Florida’s charter schools are looking for some extra money this year, and they’ve set their sights on traditional public schools to get it. Lynn Hatter reports the charter groups held a rally in Tallahassee Wednesday to urge the legislature to pass bills that would give them both enrollment and financial boosts.
Cheri Shannon with the Florida Charter School Alliance has a specific list of demands:
“Encourage the regular traditional districts to implement the high performing law passed last year and the virtual law that was passed last year because there have been a lot of denials for the expansion of virtual and high performing. And, that the new legislation for equitable funding is passed.”
Last year the legislature passed bills creating “high-performing” charter schools which allow them to add grade levels and open up additional schools. It also passed a bill that expanded the state’s virtual school option down to elementary grades. But Shannon says her group’s top priority is securing more funding.
“They are all public school children and should be funded at the same level as district children. All deserve the same kind of support from the state of Florida.”
The Alliance is backing a proposal making its way through the Senate that calls on public school districts to share some of its school maintenance and construction money with charter schools. Last week a House education committee tried and failed to attach similar language onto a charter bill working its way through the chamber. The proposal to split those tax dollars has been met with resistance from school districts.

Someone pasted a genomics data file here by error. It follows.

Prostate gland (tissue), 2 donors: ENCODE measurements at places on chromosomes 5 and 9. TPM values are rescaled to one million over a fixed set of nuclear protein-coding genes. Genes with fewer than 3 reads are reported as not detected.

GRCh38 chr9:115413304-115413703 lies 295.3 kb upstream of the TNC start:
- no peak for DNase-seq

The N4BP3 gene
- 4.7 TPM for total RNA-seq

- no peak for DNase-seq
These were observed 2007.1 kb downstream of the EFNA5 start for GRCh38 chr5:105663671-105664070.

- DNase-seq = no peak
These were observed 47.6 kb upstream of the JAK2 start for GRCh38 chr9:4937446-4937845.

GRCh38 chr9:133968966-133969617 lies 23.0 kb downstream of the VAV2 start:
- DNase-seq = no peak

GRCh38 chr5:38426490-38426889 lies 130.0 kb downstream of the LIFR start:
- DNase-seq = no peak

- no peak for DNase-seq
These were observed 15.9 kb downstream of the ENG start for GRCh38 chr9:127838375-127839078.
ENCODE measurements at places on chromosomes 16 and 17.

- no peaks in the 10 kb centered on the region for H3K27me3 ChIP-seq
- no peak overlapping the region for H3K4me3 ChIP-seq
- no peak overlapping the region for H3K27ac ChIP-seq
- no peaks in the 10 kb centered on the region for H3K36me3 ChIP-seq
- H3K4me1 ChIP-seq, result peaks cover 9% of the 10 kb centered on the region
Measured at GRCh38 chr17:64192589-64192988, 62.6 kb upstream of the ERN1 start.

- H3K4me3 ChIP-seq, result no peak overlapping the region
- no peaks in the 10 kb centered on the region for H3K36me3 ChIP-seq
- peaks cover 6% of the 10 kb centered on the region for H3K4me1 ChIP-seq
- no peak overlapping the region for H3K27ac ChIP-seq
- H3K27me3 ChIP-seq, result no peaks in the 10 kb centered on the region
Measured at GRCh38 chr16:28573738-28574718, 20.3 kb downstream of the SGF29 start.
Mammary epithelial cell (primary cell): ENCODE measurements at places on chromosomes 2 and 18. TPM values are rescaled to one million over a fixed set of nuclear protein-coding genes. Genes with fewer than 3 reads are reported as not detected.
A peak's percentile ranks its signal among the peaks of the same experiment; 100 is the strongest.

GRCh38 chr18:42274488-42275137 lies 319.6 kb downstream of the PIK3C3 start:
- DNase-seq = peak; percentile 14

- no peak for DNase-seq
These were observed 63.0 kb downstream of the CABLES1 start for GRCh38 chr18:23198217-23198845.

“I happened to have been around several years ago when the charter school bill was passed. In fact, I was representing one of the first charter schools that was awarded a charter.”
Longtime lobbyist Joy Frank now represents the Florida Association of District School Superintendent’s. And she says the charter schools’ demands are back-tracking on their original promise not to ask for any construction money.
“At that time, there were several promises that were made when the bill was passed. One, that those who provided charter schools could do it less expensively than the public school setting and also, that they would not come and ask for capital outlay.”
Frank made those comments before a Senate panel discussing the property tax revenue share bill. Today, charter schools receive an equal amount of money per student as traditional schools do, and for the last two years, have received the bulk of school maintenance and construction money allocated by the legislature. Governor Rick Scott says he likes the Senate proposal.
“It makes all the sense in the world that we have choice for our parents. All of us have children. We want the best for our kids. We have to fund it fairly, and it takes capital, it takes new buildings, it takes refurbishing classrooms. And we have to be fair in how we allocate those dollars.”
The fight over funding comes as state support for public school capital projects has dwindled to almost nothing. It’s been nearly two years since public schools received any school construction money. Under budget proposals in the House and Senate, charter schools would get $55 million for capital projects in the upcoming fiscal year.
A recent study done by a state spending watch group, Florida Tax Watch, says charter schools receive about 30-percent less money than traditional public schools.